The challenge created by mounting resolutions and frame rates, the exponential growth in production storage requirements and the ever increasing content delivery options is not so much in the vast amount of data but rather the way we have chosen to store it. That is, why is big data such a big problem in media workflows? Possibly, because we have been storing the data in the wrong way.

How much of the data that you store and use, by volume, on a daily basis actually changes? Specifically in media and entertainment workflows, the amount can be very small. Certainly ingest, editing, rendering and transcoding create and modify files, but think of the number of assets that are simply called into production to aid in the creation of these files. Think of the number of assets that are brought in and, though used, never actually get modified? Think of the number of assets that are stored just in case they are needed, but are never actually called upon. Then, think of the number of files that are created and stored hopefully to be accessed and downloaded hundreds of millions of times, but never change again. Finally, think of the number of files created with no intent of ever accessing them again. So, how much of the data you store and use, by volume, on a daily basis really changes? Maybe five, ten, 20, 30 percent? While constantly changing higher resolution content does need an increasingly higher performance storage system to support it, consider the other 70 plus percent. Making the decision on how and where to store your data can be tough, but fortunately, there are some new options that may now make these decisions much easier.

Enter object storage. You may or may not have heard of object storage. If you use a computer much then you’ve probably used it with one of today’s online or file sharing services. Surprisingly, this same capability can be used as part of your file based media workflow to increase performance, increase capacity, increase collaboration, increase data protection, decrease storage complexity and all at a lower costs. Object storage is perfect for storing immutable content, which is content that is not going to change much. It’s simple get, put, and delete interface and extremely low overhead allow you to read an object in a single operation and store an object in only two steps. This simplicity and operational efficiency of object storage combined with innovative ways of storing and protecting data allows use of 99.9 percent of the storage disk. Further, it is optimized for both large and small files so it can store everything from the largest mezzanine file to the smallest HTTP chunks associated with modern adaptive bitrate streaming types with almost no waste. With flexible data protection schemes and over five nines of data durability, as well as over heads ranging from 25 –  300 percent it also makes a great archiving solution with costs that rival that of tape backup but with the access speed of disk. Finally, if these benefits weren’t enough, object storage scales to trillions of objects in a single name space and can easily be expanded by simply plugging in additional nodes with the whole system online.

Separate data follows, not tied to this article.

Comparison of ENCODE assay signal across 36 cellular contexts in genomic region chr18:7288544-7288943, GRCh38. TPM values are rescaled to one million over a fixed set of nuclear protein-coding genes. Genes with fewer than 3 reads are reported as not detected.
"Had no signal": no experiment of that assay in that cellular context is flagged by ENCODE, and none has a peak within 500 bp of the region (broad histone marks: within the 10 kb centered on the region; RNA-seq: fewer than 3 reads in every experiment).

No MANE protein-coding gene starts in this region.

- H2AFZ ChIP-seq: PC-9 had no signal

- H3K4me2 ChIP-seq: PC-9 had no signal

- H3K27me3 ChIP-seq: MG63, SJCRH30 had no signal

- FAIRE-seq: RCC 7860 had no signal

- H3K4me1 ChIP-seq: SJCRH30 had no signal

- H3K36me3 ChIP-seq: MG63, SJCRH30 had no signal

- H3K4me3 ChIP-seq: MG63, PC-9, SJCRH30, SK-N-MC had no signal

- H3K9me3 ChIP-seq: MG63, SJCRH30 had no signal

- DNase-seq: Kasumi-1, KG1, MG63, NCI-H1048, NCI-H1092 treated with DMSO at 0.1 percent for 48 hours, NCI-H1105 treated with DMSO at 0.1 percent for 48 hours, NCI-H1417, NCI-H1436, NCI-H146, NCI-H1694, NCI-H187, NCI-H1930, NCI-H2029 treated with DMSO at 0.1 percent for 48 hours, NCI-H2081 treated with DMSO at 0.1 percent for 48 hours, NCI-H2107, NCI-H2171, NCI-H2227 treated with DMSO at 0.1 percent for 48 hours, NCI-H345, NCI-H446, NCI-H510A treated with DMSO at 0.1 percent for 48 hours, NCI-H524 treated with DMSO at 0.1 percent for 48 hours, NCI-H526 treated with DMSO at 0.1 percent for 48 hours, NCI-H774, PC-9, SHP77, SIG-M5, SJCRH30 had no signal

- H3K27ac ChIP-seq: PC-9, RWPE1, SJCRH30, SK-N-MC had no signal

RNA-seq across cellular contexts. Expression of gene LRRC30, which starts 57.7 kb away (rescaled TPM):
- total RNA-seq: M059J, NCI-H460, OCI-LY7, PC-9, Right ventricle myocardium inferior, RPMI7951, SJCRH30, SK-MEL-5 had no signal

Today, there are options for storing data, and you need to store your data in a system that has been designed for the type of data you are storing. File systems are great and they have served us very well for many years, but as Big Data crashes down upon us it is time to bring object storage into the workflow. That 70 plus percent of your storage content that doesn’t change much, doesn’t need the complexity of a file system. By rethinking your data storage strategy to a simple, easily scalable object storage, you will save money and get better access, protection, reliability and performance from your data.

  • Michael King